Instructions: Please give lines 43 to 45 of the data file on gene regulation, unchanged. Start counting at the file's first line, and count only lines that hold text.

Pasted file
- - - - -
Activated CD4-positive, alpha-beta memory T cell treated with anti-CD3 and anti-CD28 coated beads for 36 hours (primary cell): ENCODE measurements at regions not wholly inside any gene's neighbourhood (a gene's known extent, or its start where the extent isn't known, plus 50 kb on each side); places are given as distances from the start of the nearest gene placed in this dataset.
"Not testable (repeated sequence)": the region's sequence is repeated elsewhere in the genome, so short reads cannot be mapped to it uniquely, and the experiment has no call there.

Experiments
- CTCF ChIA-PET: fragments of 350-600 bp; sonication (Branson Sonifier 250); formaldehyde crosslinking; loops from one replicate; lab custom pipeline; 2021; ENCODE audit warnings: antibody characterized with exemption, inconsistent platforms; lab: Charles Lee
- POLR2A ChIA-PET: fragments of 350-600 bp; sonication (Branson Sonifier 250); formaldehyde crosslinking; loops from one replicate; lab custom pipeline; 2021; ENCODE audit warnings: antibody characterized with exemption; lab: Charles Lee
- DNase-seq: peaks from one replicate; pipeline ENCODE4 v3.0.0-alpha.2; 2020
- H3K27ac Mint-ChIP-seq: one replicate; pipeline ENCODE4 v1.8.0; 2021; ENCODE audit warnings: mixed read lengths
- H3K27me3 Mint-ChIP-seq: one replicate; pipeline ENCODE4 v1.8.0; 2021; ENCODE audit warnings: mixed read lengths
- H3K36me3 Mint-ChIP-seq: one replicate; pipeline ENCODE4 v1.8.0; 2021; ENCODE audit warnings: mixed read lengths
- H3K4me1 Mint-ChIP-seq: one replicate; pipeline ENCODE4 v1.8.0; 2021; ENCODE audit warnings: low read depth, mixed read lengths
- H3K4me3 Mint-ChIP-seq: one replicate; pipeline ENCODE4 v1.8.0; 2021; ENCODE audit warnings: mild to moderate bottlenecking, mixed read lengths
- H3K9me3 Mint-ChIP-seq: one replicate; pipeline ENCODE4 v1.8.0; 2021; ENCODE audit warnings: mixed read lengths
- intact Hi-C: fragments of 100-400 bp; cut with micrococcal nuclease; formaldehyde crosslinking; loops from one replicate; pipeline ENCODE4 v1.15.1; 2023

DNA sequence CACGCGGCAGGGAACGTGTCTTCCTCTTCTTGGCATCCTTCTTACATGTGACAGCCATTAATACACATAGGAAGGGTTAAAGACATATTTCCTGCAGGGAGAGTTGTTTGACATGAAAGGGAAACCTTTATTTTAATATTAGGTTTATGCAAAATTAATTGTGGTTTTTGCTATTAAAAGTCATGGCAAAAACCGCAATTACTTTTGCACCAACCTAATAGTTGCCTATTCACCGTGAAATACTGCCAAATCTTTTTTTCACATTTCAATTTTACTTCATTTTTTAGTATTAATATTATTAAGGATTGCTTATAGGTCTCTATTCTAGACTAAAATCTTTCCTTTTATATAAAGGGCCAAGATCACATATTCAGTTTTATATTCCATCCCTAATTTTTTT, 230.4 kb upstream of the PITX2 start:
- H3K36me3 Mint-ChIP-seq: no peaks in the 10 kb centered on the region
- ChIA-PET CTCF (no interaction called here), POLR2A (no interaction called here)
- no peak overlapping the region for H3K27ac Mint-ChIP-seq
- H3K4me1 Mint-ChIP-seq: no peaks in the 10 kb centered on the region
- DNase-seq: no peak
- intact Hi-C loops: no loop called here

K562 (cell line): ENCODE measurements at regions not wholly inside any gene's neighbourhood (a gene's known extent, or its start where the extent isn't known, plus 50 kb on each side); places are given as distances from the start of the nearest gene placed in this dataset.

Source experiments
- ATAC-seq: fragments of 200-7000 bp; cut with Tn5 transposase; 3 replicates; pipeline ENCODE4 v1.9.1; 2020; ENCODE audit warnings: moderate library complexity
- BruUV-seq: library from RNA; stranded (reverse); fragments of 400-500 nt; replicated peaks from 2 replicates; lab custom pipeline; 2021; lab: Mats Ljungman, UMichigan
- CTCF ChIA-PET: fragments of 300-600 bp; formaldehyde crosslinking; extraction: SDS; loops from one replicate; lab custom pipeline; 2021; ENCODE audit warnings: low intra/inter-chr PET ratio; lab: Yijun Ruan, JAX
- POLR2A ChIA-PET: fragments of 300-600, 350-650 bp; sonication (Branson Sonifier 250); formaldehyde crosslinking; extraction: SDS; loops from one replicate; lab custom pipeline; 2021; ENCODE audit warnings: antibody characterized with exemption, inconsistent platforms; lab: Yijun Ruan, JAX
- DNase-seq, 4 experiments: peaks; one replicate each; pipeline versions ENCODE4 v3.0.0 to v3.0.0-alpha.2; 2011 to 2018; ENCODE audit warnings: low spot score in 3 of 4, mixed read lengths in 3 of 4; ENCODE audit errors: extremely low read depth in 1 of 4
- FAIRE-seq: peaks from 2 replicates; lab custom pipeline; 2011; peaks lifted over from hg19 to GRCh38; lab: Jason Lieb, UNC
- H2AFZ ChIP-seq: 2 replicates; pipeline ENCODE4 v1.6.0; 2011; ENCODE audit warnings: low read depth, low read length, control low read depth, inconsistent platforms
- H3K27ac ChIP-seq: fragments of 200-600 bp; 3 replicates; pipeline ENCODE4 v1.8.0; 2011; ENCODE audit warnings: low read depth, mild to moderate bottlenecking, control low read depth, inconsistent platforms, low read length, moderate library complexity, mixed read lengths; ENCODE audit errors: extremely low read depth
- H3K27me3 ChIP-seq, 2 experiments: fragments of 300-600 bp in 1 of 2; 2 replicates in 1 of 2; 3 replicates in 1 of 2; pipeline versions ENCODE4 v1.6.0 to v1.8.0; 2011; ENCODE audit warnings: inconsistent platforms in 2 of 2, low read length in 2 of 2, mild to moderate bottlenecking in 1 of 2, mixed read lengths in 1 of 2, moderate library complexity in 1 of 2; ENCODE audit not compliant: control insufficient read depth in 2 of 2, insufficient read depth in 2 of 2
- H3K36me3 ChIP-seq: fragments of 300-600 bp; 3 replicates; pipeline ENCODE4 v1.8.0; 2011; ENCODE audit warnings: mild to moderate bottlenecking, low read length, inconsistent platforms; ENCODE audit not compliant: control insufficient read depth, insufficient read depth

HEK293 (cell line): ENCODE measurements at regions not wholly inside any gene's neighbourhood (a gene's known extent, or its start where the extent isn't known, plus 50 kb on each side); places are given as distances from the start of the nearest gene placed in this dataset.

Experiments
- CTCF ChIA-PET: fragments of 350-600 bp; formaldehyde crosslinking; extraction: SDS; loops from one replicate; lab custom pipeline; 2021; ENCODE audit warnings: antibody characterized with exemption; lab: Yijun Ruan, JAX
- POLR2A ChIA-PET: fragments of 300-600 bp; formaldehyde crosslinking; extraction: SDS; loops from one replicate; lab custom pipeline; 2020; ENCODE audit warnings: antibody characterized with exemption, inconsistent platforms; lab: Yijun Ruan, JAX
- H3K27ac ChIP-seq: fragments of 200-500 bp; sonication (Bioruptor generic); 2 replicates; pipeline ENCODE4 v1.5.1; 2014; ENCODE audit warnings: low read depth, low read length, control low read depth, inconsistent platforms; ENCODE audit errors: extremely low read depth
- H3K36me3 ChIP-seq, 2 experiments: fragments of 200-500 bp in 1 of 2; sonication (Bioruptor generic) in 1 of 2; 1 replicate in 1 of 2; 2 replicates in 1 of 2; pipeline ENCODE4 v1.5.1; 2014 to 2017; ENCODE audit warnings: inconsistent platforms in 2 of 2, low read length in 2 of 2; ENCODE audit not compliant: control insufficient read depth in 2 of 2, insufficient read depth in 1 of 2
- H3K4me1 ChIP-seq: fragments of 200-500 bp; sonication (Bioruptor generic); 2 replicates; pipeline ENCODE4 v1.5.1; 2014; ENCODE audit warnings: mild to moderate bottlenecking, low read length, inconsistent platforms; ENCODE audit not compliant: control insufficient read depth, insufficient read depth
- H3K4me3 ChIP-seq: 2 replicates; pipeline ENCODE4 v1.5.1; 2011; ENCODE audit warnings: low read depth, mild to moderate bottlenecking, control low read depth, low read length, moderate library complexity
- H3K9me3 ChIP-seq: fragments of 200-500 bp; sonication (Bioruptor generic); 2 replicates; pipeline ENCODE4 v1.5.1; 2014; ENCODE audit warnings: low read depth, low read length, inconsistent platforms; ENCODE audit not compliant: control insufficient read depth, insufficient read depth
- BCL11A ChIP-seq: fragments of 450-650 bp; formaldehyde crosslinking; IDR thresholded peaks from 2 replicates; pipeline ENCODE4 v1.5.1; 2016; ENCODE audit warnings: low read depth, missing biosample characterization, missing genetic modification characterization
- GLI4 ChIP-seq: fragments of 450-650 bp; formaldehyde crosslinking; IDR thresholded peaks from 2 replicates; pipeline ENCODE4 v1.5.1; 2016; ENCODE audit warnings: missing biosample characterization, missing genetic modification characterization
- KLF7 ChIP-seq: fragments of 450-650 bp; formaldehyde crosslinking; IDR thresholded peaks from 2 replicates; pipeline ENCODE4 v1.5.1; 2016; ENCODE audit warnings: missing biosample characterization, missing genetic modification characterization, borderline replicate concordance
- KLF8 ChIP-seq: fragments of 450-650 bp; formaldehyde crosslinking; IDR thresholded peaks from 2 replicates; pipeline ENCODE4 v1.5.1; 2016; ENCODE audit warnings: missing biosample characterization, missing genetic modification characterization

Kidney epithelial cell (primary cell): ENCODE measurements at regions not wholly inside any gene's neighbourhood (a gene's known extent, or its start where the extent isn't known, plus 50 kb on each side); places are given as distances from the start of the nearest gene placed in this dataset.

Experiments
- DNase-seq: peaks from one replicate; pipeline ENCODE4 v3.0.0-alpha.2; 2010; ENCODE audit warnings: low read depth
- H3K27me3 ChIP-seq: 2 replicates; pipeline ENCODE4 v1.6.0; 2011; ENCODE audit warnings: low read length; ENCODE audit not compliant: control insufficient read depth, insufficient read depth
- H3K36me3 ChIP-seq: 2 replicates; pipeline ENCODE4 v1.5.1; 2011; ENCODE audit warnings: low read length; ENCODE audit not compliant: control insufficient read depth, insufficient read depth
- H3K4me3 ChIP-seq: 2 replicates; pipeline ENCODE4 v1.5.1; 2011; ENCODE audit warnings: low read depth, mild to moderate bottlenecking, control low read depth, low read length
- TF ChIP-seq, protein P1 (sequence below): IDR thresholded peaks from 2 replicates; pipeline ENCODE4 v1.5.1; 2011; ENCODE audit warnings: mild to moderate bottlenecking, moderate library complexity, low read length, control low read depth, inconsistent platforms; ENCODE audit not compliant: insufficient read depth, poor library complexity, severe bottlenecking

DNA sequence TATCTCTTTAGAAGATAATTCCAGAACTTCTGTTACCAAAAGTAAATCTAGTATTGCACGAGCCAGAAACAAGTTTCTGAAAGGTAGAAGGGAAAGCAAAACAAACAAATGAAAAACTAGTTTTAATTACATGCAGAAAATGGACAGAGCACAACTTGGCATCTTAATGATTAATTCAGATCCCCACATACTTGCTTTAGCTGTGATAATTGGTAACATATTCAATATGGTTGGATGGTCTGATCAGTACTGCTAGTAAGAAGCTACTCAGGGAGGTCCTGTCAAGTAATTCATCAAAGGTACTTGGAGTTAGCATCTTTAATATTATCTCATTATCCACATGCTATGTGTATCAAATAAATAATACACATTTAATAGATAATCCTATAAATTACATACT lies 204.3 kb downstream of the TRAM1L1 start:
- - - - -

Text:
- GLI4 ChIP-seq: fragments of 450-650 bp; formaldehyde crosslinking; IDR thresholded peaks from 2 replicates; pipeline ENCODE4 v1.5.1; 2016; ENCODE audit warnings: missing biosample characterization, missing genetic modification characterization
- KLF7 ChIP-seq: fragments of 450-650 bp; formaldehyde crosslinking; IDR thresholded peaks from 2 replicates; pipeline ENCODE4 v1.5.1; 2016; ENCODE audit warnings: missing biosample characterization, missing genetic modification characterization, borderline replicate concordance
- KLF8 ChIP-seq: fragments of 450-650 bp; formaldehyde crosslinking; IDR thresholded peaks from 2 replicates; pipeline ENCODE4 v1.5.1; 2016; ENCODE audit warnings: missing biosample characterization, missing genetic modification characterization